Megadeth's Dave Mustaine: My Life in 15 Songs

Singer/guitarist reflects on nearly four decades of thrash-metal masterpieces

"Mechanix"

Metallica's Power Metal and No Life 'Til Leather demos (1982) / Megadeth's Killing Is My Business ... and Business Is Good! (1985)

I wrote "Mechanix" long before I was in Metallica. When I got into Metallica, we didn't have a lot of songs. ... We were playing cover songs by Killing Joke, Sweet Savage and a lot of Diamond Head, and we played my originals.

The lyrics are about a horny gas-station attendant because I was a horny gas-station attendant. I was a teenager living down in the Huntington Beach Harbor and girls would come into the gas station, driving these really expensive cars in bikinis. Fuck, are you kidding me? And that's back when they had full service, so you would wash the windows and they would sit there in their bikinis and you got to check 'em out while they were sitting in their cars. I don't think that they disliked it one bit. If they didn't like it, they would've covered up. You're a really testosterone-driven young kid with a job where you're doing something you love with motors and doing something that you also love with seeing women. So it's just that's kind of how the song turned out.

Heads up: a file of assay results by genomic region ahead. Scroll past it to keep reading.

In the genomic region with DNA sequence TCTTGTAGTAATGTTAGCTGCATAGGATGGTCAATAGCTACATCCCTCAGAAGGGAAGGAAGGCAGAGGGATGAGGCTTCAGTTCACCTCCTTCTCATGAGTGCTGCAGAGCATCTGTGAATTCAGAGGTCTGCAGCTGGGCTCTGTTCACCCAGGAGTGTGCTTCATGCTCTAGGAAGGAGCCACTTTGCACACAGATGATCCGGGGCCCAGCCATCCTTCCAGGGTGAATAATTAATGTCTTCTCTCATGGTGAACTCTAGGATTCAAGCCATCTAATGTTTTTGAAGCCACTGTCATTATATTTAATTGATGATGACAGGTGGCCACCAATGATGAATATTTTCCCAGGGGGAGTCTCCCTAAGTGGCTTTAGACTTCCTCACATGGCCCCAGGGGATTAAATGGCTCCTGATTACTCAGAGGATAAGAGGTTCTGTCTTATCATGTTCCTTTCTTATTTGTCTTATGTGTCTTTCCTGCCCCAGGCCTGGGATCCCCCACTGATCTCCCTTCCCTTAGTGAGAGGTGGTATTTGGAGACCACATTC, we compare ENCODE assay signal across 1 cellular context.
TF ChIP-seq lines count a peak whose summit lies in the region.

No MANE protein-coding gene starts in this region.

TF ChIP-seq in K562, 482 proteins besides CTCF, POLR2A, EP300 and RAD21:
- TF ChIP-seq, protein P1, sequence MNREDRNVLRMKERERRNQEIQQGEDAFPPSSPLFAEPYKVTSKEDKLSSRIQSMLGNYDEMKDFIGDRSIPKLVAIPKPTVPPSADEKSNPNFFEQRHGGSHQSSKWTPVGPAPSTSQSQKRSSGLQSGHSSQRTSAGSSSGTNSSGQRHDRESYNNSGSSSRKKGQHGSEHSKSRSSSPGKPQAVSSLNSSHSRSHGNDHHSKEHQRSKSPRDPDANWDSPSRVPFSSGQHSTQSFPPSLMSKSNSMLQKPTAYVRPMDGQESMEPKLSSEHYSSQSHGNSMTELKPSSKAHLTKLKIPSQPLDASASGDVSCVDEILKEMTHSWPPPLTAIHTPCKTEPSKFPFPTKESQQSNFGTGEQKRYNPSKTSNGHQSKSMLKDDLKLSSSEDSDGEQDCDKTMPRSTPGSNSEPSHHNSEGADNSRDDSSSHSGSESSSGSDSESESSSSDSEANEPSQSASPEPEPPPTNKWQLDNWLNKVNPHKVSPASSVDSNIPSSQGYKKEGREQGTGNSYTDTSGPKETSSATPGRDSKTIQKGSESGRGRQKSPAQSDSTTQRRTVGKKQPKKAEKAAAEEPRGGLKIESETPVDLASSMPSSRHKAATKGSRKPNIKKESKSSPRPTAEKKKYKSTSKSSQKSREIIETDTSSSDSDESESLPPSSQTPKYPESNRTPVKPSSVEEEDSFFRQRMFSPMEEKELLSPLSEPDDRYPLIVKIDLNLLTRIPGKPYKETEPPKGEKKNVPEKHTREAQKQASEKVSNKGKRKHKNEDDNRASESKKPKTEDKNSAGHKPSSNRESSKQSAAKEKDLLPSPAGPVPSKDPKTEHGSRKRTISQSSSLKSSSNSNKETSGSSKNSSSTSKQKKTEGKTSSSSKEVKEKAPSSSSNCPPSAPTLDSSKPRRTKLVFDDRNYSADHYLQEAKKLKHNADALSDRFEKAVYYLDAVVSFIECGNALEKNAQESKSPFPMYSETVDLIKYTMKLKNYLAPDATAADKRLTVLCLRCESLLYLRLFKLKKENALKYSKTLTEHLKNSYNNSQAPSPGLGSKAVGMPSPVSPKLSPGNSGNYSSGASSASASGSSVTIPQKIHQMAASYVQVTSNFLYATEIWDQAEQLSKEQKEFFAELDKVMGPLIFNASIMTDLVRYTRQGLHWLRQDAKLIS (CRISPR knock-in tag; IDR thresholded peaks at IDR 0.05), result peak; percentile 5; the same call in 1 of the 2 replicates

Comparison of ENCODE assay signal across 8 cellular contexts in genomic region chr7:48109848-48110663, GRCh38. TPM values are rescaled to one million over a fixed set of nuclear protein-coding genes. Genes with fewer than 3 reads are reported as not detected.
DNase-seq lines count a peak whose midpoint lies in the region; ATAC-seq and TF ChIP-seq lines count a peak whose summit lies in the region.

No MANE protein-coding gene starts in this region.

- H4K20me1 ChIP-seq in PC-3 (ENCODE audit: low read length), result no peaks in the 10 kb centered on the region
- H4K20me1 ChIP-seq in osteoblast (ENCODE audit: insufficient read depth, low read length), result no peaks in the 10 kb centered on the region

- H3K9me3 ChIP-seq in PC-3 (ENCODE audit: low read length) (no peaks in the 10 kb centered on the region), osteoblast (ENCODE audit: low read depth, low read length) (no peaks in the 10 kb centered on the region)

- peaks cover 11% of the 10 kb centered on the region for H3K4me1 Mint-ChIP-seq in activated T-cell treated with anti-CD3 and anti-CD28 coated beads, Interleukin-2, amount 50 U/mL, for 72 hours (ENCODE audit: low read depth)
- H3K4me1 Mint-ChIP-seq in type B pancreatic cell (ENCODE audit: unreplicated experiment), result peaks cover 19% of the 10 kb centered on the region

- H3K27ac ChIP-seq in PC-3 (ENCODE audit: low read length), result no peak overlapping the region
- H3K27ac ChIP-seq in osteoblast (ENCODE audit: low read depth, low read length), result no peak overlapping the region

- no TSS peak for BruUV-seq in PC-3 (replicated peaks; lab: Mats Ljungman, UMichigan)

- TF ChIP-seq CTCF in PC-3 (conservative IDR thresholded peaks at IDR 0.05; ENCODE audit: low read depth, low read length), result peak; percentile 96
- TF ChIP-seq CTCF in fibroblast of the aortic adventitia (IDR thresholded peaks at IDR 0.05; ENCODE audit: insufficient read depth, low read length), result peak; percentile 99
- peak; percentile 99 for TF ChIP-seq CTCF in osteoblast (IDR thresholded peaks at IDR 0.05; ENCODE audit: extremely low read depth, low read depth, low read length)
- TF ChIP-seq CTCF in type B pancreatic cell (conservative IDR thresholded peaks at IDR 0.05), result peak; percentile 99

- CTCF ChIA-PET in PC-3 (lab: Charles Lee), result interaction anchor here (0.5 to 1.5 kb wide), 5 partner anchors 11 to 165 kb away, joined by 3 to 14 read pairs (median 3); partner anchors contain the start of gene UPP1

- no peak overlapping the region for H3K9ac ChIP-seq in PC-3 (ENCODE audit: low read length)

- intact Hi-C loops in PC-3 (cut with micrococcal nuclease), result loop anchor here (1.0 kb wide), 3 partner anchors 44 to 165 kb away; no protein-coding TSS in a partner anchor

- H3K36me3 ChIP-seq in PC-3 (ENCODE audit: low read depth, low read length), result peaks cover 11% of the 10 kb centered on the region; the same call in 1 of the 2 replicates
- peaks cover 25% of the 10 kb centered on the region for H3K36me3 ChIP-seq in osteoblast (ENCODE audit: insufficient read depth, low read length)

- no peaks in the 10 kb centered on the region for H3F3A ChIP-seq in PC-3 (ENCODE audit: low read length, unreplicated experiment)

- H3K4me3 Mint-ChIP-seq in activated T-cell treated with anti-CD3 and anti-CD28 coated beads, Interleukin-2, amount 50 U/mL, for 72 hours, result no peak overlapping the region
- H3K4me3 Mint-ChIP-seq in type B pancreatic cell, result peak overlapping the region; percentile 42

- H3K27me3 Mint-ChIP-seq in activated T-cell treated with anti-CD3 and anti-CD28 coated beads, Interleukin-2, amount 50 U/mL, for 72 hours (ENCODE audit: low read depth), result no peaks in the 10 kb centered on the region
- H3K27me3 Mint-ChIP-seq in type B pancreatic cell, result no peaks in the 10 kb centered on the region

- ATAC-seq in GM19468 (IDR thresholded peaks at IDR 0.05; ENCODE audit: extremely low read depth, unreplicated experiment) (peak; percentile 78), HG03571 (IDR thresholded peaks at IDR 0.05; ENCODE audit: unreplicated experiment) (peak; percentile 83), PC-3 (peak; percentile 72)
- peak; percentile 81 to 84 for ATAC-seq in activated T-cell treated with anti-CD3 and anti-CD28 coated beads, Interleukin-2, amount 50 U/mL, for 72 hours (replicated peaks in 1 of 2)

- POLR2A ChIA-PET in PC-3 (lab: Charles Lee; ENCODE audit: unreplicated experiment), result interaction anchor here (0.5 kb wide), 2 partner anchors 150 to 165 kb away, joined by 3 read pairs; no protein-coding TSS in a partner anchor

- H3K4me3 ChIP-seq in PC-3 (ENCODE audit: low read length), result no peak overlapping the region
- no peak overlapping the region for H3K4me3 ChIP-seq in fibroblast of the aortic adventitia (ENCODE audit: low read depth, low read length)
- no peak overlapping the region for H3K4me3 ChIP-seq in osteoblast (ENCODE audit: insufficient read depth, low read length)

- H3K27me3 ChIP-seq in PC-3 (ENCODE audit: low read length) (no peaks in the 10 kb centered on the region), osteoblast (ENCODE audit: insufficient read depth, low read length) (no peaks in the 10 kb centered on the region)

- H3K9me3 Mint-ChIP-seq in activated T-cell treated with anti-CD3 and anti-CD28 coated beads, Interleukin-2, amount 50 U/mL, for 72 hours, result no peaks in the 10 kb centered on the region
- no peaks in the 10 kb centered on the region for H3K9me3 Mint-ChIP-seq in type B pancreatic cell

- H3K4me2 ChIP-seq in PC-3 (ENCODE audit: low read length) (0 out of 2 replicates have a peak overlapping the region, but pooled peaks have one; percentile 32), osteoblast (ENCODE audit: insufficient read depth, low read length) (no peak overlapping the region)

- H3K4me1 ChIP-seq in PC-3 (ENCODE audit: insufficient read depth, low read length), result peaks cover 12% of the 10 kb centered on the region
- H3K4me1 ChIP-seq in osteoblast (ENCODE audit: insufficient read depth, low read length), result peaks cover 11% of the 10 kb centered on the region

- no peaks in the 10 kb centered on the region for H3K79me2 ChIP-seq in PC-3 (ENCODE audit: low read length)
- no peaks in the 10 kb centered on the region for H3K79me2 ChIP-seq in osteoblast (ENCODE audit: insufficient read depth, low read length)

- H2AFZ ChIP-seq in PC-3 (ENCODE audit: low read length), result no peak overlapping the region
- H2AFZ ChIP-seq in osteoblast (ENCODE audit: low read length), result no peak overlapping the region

"Mechanix" was a song that we played and one day I came to rehearsal with Cliff Burton and Lars goes, "Oh, fuck, man, we've gotta change this one part." I'd been listening to Lynyrd Skynyrd in the car with Cliff and I figured, "OK, I'll play 'Sweet Home Alabama,' he'll never know." And he was like, "Fuck, man, that's the greatest part ever." And so I went, "Oh, my God. You're kidding, right?" So "Mechanix" with "Sweet Home Alabama" in the beginning is what we fondly know now as "The Four Horsemen."

James rewrote a lot of those lyrics for that particular song and "Jump in the Fire," he rewrote those lyrics, too. Not quite as much, but he didn't really like the sexual connotations in that song that much. So he changed it more about jumping into a pit where I said, "jump into the fire," which I think is a little bit more of an innuendo. It could be anything that's, you know ... A pit is one thing.

The version of "Mechanix" I recorded with Megadeth was a lot faster than "The Four Horsemen," that's for sure. It's nowhere near where we did with those guys, because by then I was already way pissed off.